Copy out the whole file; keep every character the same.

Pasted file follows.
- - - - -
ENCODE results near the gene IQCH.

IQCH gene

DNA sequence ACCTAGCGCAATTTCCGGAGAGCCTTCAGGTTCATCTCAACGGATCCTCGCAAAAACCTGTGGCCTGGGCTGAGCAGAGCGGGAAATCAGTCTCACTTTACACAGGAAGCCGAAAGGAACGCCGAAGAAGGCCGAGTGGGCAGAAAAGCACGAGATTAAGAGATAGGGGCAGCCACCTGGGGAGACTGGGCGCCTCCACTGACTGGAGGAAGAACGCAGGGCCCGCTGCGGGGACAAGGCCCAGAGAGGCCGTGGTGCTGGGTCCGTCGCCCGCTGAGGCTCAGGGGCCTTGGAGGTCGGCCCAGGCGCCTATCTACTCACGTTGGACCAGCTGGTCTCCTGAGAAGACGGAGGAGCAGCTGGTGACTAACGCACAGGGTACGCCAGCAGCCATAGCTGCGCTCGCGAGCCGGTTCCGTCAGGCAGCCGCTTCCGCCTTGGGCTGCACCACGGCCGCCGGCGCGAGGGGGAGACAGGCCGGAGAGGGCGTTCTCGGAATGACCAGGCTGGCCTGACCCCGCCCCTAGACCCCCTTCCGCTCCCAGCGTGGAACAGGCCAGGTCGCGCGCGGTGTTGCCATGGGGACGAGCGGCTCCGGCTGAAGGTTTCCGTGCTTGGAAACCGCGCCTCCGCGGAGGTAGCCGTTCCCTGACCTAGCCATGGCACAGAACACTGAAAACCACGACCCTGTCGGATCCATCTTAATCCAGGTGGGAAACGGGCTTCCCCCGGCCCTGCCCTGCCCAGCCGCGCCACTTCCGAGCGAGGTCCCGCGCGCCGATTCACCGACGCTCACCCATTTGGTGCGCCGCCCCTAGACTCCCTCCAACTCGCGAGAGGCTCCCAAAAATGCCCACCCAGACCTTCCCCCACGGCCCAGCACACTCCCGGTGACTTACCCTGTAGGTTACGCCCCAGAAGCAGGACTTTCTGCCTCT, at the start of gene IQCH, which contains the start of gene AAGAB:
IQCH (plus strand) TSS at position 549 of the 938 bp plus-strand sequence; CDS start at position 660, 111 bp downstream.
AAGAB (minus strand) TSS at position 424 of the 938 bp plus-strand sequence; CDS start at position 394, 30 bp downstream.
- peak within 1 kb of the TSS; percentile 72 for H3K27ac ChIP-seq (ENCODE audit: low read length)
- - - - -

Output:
ENCODE results near the gene IQCH.

IQCH gene

DNA sequence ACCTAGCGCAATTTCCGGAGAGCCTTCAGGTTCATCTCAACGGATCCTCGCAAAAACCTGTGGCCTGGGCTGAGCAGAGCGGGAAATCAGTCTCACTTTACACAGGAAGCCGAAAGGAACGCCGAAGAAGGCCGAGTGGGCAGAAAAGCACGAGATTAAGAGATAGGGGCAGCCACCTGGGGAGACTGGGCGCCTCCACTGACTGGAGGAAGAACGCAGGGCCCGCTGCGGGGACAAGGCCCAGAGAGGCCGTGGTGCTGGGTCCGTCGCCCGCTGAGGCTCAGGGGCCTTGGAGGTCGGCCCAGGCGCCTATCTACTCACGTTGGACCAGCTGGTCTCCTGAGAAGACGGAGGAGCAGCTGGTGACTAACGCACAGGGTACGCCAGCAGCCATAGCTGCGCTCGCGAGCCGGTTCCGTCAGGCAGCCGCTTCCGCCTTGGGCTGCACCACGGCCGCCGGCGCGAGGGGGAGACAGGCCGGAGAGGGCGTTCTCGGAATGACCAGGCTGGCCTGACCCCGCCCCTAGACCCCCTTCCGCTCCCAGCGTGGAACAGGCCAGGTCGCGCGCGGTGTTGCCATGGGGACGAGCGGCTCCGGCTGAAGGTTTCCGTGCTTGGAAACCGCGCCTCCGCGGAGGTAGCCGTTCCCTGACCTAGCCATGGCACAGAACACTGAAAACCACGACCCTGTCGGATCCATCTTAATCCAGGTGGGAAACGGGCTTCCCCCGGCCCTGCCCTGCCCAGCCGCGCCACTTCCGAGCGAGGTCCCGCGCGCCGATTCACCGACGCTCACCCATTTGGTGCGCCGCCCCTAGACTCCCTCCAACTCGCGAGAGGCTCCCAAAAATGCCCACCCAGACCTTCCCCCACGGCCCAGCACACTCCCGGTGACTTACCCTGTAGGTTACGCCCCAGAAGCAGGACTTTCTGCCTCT, at the start of gene IQCH, which contains the start of gene AAGAB:
IQCH (plus strand) TSS at position 549 of the 938 bp plus-strand sequence; CDS start at position 660, 111 bp downstream.
AAGAB (minus strand) TSS at position 424 of the 938 bp plus-strand sequence; CDS start at position 394, 30 bp downstream.
- peak within 1 kb of the TSS; percentile 72 for H3K27ac ChIP-seq (ENCODE audit: low read length)